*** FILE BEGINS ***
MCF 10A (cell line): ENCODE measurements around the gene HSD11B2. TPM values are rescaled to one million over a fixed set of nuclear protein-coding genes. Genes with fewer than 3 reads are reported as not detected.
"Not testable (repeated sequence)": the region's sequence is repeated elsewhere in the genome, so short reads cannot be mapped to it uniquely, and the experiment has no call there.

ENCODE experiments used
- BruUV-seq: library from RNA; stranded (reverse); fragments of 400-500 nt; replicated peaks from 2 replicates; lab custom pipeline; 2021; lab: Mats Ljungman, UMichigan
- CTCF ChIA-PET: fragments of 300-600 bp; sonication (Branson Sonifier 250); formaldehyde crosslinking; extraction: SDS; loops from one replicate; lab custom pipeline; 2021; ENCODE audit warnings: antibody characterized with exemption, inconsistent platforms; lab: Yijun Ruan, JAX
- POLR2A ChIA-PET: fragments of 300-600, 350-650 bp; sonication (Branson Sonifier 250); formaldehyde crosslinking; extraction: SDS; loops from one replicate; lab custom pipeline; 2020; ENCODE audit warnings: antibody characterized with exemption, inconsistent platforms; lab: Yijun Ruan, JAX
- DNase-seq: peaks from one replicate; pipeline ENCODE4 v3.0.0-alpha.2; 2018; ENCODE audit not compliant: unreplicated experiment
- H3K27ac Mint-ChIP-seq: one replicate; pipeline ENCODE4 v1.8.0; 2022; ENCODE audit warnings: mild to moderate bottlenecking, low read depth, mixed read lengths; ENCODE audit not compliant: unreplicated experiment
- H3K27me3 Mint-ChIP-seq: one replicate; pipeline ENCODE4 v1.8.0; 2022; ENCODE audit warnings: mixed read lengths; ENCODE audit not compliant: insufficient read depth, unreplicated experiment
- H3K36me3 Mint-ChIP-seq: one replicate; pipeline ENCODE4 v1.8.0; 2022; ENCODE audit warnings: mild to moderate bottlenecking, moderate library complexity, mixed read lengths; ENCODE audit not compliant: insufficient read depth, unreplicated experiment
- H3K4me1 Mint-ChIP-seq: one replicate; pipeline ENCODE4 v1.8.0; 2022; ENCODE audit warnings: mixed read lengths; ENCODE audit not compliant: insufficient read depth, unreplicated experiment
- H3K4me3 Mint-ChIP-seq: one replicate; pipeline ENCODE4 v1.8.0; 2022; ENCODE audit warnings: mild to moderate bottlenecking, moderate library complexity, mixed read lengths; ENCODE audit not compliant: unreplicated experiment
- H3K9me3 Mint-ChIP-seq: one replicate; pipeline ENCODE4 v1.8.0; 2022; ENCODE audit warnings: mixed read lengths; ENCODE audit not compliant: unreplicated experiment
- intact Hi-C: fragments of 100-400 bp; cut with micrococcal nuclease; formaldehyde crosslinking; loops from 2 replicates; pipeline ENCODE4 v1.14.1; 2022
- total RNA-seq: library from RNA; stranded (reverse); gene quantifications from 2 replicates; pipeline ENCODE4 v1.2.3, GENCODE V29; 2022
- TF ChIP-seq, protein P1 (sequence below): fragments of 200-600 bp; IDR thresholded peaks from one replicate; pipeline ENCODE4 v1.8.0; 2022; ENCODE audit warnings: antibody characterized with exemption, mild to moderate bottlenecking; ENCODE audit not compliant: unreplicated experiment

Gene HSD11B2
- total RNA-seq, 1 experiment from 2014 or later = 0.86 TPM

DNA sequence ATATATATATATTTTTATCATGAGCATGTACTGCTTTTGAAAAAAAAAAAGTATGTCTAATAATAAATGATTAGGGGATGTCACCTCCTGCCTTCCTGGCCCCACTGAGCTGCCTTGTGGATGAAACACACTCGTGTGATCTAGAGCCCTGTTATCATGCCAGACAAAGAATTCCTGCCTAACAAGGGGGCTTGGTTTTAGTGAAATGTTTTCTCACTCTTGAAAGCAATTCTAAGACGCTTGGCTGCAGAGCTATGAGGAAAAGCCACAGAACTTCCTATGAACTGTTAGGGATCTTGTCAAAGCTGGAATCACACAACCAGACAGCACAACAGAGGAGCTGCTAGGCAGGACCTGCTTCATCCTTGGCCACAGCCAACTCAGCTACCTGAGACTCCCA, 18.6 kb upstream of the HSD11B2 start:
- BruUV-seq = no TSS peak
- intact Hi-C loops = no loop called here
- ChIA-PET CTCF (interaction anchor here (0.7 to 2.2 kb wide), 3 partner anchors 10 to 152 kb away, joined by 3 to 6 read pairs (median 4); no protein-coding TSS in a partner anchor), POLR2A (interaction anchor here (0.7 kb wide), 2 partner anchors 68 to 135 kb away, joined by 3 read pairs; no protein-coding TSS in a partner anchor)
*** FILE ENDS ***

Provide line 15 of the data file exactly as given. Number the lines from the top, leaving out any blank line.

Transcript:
- total RNA-seq: library from RNA; stranded (reverse); gene quantifications from 2 replicates; pipeline ENCODE4 v1.2.3, GENCODE V29; 2022